One of my biggest complaints about the many stories about so-called “black Confederates” is that the authors in question have almost no interest in doing serious research. Most of the stories that you will find on the Internet are simply cut and pasted from one site to another. Essentially, these men are treated as a means to an end; they are used to reinforce assumptions that the authors themselves have a need to uphold. Such is the case of Bill Yopp, who is the subject of a recent essay by Clint Johnson. The story:
The aging veterans, in the Confederate Soldier’s Home, were proud men who had braved many a battle in the 1860s. One of these men was former Captain Thomas Yopp who saw such battles as that of Fredericksburg, VA, where a cannon shell burst knocked him unconscious. The man who stayed with him until he recovered was his servant who had also joined the 14th Georgia Regiment, Company H. Bill Yopp was more then a servant; he and Thomas Yopp were friends who hunted and fished together. Bill Yopp, a Black Confederate, was sympathetic to the men of Atlanta’s soldiers home who had been his compatriots in arms over fifty years earlier.
During the War Between the States, 1861-1865, Bill Yopp was nicknamed “Ten Cent Bill” because of the money he made shining shoes. He did this for the soldiers at a dime a shine and ended up with more money than most of his comrades. These men, also, cared for him when he was sick. During the Christmas of 1919, Bill wanted to pay back the kindness that was shown to him. He caught a train from Atlanta to Macon, where he was offered help from the editor of a local newspaper [The Macon Telegraph]. He then caught a train to Savannah to raise Christmas money for the old veterans. Bill met many generous people on his trip. Just weeks before the Christmas of 1919, he had raised the money and Georgia’s Governor Hugh Dorsey helped him distribute envelopes of three dollars to each veteran. That was a lot of money in those days. The old Confederates were speechless. Tears were shed because of Bill Yopp’s good heart and kind deed. Many of these men had little or nothing. Bill was invited to come into the home’s Chapel and say a few words. Bill Yopp was later presented a medal of appreciation for his support of the old soldiers and also voted in as a resident of the Confederate Soldier’s Home.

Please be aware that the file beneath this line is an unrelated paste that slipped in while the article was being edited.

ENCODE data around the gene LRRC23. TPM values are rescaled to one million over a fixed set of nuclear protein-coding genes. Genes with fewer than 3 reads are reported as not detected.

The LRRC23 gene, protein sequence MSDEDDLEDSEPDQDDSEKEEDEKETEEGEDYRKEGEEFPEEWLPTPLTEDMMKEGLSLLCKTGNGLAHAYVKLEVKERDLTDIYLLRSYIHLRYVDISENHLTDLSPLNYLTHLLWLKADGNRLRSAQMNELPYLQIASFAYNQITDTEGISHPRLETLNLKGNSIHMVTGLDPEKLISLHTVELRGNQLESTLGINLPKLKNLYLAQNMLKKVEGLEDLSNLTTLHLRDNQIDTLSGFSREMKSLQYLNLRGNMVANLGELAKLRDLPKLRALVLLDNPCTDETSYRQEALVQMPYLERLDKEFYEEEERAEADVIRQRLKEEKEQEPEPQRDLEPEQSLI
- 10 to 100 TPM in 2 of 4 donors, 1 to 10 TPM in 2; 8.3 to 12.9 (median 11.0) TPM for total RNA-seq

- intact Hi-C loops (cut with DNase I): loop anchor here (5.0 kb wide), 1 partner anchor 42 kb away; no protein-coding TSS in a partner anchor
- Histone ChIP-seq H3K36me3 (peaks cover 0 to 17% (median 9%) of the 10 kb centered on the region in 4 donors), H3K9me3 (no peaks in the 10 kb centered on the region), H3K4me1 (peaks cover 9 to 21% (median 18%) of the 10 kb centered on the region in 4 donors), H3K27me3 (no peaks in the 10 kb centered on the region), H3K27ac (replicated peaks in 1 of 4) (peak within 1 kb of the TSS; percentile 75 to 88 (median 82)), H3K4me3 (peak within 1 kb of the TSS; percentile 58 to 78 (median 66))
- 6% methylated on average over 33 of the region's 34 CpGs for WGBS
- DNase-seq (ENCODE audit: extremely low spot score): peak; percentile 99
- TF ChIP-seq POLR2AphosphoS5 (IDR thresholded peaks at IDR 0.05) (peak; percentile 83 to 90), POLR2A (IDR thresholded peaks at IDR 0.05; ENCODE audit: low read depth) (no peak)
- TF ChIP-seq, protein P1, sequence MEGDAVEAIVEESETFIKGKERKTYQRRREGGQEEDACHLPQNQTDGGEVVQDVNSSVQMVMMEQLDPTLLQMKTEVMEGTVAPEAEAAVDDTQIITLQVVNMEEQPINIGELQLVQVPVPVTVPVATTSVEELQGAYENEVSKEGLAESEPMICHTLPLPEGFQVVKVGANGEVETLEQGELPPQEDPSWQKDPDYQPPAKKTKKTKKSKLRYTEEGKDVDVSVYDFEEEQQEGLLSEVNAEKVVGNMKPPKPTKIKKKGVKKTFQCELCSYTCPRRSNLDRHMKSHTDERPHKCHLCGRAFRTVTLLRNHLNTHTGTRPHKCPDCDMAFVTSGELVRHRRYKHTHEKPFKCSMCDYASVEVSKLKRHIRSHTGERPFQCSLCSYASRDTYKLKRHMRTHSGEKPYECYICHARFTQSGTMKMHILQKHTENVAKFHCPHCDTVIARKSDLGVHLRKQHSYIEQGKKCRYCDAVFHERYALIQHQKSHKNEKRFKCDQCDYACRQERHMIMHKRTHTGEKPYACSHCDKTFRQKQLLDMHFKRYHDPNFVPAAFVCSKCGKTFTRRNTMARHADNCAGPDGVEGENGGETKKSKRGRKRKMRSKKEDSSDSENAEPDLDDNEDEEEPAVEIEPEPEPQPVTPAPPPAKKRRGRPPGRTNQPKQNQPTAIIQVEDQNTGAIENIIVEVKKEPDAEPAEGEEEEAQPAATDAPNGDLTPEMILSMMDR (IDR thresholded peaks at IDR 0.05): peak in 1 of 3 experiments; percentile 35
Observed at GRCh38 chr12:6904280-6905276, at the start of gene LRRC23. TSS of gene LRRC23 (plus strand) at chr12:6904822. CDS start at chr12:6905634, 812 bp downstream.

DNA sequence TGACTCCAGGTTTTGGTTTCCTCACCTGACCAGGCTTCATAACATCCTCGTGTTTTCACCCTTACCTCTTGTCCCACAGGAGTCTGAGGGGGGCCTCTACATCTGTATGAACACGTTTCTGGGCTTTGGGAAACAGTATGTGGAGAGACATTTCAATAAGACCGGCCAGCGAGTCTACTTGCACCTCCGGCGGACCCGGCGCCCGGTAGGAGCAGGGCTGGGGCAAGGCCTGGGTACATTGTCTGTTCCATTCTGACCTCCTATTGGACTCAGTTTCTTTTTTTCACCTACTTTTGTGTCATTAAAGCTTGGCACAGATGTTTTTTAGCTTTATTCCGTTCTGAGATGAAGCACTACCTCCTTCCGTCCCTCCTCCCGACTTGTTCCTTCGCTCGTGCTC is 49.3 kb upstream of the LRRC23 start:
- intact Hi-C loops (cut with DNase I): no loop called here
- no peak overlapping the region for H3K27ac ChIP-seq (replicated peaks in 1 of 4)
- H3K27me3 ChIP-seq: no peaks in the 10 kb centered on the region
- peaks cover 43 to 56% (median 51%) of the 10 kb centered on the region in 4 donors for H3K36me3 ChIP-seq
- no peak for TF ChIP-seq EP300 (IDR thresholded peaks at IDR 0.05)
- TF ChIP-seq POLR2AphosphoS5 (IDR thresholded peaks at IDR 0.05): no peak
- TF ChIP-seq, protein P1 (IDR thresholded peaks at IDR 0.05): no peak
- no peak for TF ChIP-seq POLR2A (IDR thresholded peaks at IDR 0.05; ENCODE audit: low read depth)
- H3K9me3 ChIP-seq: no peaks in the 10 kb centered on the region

It’s unfortunate that Bill Yopp is irrelevant to this story. Think about it. We learn nothing about this man other than how he fits into those timeless tropes of loyalty and reconciliation. It seems obvious to me that Bill Yopp was owned by Thomas Yopp and yet Johnson continues to refer to him as a “servant” who “joined” the 14the Georgia. Well, that can easily be confirmed.
But beyond that there is so much that we don’t know about Bill Yopp. What did he do after the war? What was his economic situation before 1919? And while it is comforting to believe that Yopp “wanted to pay back the kindness” of former “comrades” we are obligated to ask for evidence. I am always struck by the ease with which writers like Johnson assume the motivation of former slaves during the Jim Crow Era. I am also curious about Governor Dorsey’s involvement in Yopp’s project. What was his motivation? It would be interesting to know how Yopp fits into Atlanta politics during the period following WWI. Perhaps the governor’s archival record might yield some answers. Finally, I am very interested in a more sophisticated analysis of Bill Yopp’s place in the Confederate Soldiers Home. We need to understand more about the culture and social structure of veterans homes and part of the problem is that we still need more research in this area. [I am looking forward to Rusty Williams’s forthcoming study, My Old Confederate Home: A Respectable Place for Civil War Veterans (University of Kentucky Press, 2010). How common was it for former slaves in the Confederate army to gain admittance into these homes? Were they, in fact, treated as veterans? Did they have equal access to the available resources? The questions are numerous, but if we have any interest at all in better understanding these men than they must be addressed. Unfortunately, organizations such as the Sons of Confederate Veterans and other writers have no interest in looking into these stories for fear that what they find will complicate and muddy their preferred interpretation.
Better to use the past to make us feel all warm and cozy during the Christmas season.